Review: TWSBI Diamond 580 AL Turquoise
It's here! This summer's limited edition pen from TWSBI has arrived -- the Diamond 580 AL in Turquoise. In terms of functionality, there is no difference between the turquoise and the regular Diamond 580 AL. The difference is purely in appearance. This pen sports turquoise-colored aluminum parts in the pen's grip section and parts of its piston mechanism, whereas the regular one has silver-colored parts. TWSBI has previously released the TWSBI 580 AL as limited editions in various colors, such as pink, purple, green, blue, orange, and lava. The pen arrives in a simple carton box. Inside that is a clear plastic box which contains the pen. The box also contains instructions, a wrench, and a tiny bottle of silicone grease. The wrench and the silicone grease are for instances when you want to disassemble the pen for cleaning and re-greasing. Please note, however, that the instructions state that the bearing grease on the piston rod should not be removed. (It's easy to see -- it's a whitish substance that coats the rod.) No extra bearing grease is packed with the pen. In general, the packaging of the TWSBI 580 AL is rather minimalist. It is practical and attractive in its simplicity, which reflects the entire TWSBI aesthetic.
In terms of size, the 580 AL is similar to the Eco when capped and uncapped. The comparison picture below shows (from left to right) the TWSBI 580 AL in Turquoise, the TWSBI Eco, the TWSBI Vac 700 (the old one, not the new Vac 700R), and the Lamy Vista. When capped, the Vac is clearly the biggest pen. When uncapped, it is still the biggest one, but the 580 AL, the Eco, and the Vista are not too far off in size.
The 580 AL comes with a number 5 size nib. The feed and nib come as a single unit that is screwed into the pen's barrel. Replacement nib units in EF, F, M, B, and 1.1 mm stub are available in various online pen stores and directly from the TWSBI website. (Disclaimer: I have no affiliation with TWSBI or any other pen store.)
In terms of appearance, this is a very attractive pen. It's a clear demonstrator which allows one to watch the ink swirling in the barrel (this is why I love demonstrators!). The anodized aluminum parts are well made and feel smooth to the touch. The barrel is faceted, which probably gives the pen the name "Diamond." This is in contrast to the smooth, clear barrels of the Vac and Eco models. It is of note that while the grip section is made of aluminum, it is not the slippery kind, making it comfortable to write with.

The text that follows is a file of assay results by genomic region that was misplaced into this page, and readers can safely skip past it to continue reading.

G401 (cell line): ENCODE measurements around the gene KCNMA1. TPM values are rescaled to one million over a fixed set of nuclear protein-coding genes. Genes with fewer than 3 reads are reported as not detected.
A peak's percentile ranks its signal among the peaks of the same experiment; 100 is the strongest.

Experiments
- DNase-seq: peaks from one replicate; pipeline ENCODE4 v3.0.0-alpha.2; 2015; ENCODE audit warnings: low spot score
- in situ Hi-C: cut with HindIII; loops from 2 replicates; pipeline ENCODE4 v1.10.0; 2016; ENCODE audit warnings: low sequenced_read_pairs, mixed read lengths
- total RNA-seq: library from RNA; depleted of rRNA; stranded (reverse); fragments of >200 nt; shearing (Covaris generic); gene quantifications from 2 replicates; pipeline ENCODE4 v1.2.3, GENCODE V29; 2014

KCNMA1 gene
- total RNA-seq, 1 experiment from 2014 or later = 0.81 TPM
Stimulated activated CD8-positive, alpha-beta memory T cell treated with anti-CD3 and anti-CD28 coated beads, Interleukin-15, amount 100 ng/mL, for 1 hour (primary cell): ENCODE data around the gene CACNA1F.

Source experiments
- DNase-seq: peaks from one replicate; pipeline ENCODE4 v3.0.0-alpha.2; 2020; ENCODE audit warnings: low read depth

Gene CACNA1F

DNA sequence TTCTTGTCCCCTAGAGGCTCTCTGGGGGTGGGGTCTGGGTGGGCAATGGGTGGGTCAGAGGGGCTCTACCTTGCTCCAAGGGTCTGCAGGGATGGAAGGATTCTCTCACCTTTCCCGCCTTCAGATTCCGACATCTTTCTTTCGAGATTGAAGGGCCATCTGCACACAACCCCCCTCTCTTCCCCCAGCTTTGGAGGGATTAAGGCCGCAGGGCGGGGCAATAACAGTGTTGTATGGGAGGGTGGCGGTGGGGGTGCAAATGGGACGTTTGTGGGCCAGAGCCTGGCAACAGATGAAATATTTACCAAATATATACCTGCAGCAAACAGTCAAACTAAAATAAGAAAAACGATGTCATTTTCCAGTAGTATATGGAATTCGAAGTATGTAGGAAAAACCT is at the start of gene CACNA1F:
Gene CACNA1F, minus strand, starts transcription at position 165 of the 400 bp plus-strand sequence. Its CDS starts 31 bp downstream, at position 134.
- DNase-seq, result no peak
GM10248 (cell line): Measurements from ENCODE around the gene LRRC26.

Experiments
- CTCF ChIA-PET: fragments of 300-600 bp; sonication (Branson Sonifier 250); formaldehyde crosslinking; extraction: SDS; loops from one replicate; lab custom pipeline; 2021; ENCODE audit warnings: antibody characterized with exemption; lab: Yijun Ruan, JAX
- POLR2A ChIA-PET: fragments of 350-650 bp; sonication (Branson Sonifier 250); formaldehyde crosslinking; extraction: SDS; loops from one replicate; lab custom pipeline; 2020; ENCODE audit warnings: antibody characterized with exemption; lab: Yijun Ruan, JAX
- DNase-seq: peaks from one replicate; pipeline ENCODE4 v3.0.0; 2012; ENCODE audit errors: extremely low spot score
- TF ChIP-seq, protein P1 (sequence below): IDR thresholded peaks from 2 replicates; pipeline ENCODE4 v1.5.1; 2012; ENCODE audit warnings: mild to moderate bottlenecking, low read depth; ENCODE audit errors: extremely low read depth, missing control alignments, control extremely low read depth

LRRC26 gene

The cap of the pen is clear with chrome trimmings. Inside is a grey, inner cap that protects the nib from drying out and prevents ink from leaking into the rest of the cap. The finial is bright red and showcases TWSBI's logo. The clip is tight and strong, but I didn't experience any problems with attaching it to my shirt. Be careful when taking it out, though, as it could snag on thin cloth.
I find that the pen has good weight and good balance in the hand when writing. The cap can't be posted securely, however, so it's better used un-posted. The pen also seems sturdy and well built. Now I have to mention that there have been reports of cracking among TWSBI 580 and 580 AL users. (Please feel free to Google it, I am not comfortable linking to other review sites.) I have never experienced this myself with the other TWSBI pens I own, including another 580 AL model. I am quite careful with my pens though. So how does it write? Beautifully. I am partial to broad nibs, and this one wrote very smoothly out of the box with just a tiny hint of feedback that makes you feel the paper under the nib. I inked it up with Pilot Iroshizuku Ku-Jaku, which is a lovely teal ink with good flow. The lines produced are sufficiently thick and are consistent with other broad nibs. (Check out the writing sample with various broad nibs below.)
The piston mechanism operates very smoothly. Filling a pen is a snap: lower the piston, dunk the nib and feed into an ink bottle, raise the piston to draw the ink, dab the nib and feed with a paper towel or release a few drops of ink back into the bottle, and you're good to go. It is not much different from filling with a converter. The last step is important in equalizing the pressure in the pen and preventing ink burps, so don't forget to do it!
To conclude, this is one solid pen. It is an excellent writer with an easy-to-use piston filling mechanism. It is also an attractive pen and is one of the best demonstrators in its price range. It's a workhorse with its huge ink capacity. Plus, it's fun to use. The bottomline is: this is a pen worth adding to your daily carry.